ALTERNATIVE EMBODIMENT--FIG. 3

The cross-sectional view of FIG. 3 illustrates an alternative implementation of the present invention allowing the pulsation dampener to be disposed, in-line in the fluid handling system rather than off-line as in the case of the embodiment of FIGS. 1 and 2. The surge suppressor in accordance with the embodiment of FIG. 3 includes a generally tubular housing 60 formed from a rigid, non-expandable metal or plastic defining a cavity 62 therein. The housing body 60 is somewhat elongated and is provided with a first internally threaded bore 64 at a first (distal) end 66 thereof and an opening at a second (proximal) end 68 thereof. Extending through the side wall of the tubular body 60 is a second internally threaded bore 69 into which is fitted an inflation check valve 70. The outlet of the check valve 70 communicates with the cavity 62.

Coaxially disposed within the cavity 62 is a tubular bladder member 72 which, too, is formed from a suitable elastomeric material, such as Buna-N having a predetermined durometer and elastic properties. The tubular diaphragm 72 has an outwardly extending flange 74 at its proximal end and fitted about this flange is a clamping ring 76.

Inserted through the clamping ring 76 and through the tubular body 60 of the housing is a generally tubular baffle member 78. Spaced longitudinally along the tubular baffle member are radially extending slots 80 which extend completely through the side wall of the tubular baffle. Formed inwardly from the exterior surface of the tubular baffle 78 and generally disposed between each of the radial slits 80 are annular groove 82.

The distal end 84 of the baffle 78 is equipped with external threads adapted to mate with the internal thread 64 of the housing allowing the baffle member to be screwed into the housing. It may also be noted that the tubular baffle member is provided with a shoulder 86 which is arranged to cooperate with an internally directed flange 88 integrally formed on the distal end portion of the tubular bladder or diaphragm member 72. Thus, when the baffle member 78 is firmly screwed into position, the opposed ends 74 and 88 of the tubular bladder 72 are captured between the housing 60 and the baffle member, thus providing a fluid tight seal at each end thereof.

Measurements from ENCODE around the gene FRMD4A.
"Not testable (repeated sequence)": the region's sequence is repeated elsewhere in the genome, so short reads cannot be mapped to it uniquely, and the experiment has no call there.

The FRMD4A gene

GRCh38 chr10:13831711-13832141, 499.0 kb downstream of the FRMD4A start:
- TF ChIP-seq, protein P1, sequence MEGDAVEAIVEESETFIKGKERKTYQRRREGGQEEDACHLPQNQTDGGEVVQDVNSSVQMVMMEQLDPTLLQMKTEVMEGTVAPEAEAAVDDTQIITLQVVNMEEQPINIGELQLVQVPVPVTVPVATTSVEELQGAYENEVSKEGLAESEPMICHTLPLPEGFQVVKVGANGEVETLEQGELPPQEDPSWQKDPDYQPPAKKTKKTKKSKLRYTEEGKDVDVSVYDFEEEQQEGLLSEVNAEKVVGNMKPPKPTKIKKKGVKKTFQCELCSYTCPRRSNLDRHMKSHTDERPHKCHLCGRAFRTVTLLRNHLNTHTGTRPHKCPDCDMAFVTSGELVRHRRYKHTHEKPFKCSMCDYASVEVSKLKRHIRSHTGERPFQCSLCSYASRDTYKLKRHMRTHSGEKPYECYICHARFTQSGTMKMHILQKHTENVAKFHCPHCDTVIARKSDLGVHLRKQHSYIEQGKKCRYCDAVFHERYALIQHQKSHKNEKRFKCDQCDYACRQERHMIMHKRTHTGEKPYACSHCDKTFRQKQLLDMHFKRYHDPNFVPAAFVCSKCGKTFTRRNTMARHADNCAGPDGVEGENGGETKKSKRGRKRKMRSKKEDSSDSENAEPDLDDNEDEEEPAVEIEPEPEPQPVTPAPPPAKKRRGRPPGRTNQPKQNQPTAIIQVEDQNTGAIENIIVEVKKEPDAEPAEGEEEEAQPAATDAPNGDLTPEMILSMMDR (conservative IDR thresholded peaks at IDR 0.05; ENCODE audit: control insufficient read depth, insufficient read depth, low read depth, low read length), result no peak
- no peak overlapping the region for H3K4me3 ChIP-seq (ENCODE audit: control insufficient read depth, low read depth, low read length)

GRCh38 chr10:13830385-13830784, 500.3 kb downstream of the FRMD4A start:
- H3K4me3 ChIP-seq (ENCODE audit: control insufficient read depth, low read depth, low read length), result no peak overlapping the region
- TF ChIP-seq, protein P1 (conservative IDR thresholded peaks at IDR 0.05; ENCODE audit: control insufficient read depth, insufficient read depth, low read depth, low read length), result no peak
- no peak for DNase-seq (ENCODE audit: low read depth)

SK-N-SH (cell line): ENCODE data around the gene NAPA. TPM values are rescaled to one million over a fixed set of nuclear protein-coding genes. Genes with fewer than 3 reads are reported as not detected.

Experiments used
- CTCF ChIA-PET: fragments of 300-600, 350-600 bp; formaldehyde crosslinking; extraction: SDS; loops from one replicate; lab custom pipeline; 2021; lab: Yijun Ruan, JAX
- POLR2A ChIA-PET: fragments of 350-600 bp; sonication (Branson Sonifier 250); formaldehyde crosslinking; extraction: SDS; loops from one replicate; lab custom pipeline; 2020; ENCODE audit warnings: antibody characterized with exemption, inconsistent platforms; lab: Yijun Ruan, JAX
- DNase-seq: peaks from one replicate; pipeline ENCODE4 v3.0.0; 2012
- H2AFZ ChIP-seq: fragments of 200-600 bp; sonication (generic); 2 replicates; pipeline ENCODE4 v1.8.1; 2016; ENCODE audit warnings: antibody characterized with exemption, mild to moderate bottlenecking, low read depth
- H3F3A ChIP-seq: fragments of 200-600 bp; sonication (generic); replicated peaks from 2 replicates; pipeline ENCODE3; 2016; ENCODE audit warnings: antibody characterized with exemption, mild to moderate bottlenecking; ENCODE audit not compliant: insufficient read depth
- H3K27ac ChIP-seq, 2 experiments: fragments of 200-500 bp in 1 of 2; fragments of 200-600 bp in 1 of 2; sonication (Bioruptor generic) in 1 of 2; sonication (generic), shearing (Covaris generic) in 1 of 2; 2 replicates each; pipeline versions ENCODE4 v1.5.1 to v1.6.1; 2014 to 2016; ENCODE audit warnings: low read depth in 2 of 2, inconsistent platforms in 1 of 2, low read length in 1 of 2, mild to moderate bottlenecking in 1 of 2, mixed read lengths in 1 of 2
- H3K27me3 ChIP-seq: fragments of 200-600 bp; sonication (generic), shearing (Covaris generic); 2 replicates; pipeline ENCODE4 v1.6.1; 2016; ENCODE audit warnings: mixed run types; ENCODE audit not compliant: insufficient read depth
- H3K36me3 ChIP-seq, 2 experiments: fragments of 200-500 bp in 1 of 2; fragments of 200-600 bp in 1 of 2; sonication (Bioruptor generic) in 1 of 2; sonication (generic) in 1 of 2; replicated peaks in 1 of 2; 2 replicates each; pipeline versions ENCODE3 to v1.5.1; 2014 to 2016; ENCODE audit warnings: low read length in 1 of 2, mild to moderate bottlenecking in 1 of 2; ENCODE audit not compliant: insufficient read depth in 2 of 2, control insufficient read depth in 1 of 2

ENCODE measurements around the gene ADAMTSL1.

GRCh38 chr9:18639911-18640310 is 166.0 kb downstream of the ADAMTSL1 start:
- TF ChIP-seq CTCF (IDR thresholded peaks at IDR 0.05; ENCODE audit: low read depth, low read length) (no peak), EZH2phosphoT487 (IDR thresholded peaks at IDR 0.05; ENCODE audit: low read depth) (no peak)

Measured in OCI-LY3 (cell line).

The pulsation dampener or surge suppressor of FIG. 3 is arranged to be disposed in a serial flow path in the fluid handling system with which it is to be used. For example, the proximal end 90 of the surge suppressor 10 may be threaded onto the outlet port of a positive displacement pump (not shown) while the distal end 84 thereof may be coupled to a fluid receiving device, such as a valve-controlled outlet sprayer device, or the like. Once the portion of the chamber or cavity 62 surrounding the exterior wall of the diaphragm 72 is pressurized with a compressible fluid, and the pump is turned on, the working fluid being pumped will flow through the inlet end 90 of the surge suppressor 10 and through the longitudinally spaced, radially extending slots 80 to cooperate with the interior surface of the diaphragm 72. The radial grooves 82 are provided to spread the pressurized fluid over the entire interior surface of the diaphragm or bladder 72. When the outlet device is suddenly shut off, a pressure surge occurs tending to swell the tubular bladder 72 against the counteracting pressure exerted by the compressible fluid on the opposite side of the bladder.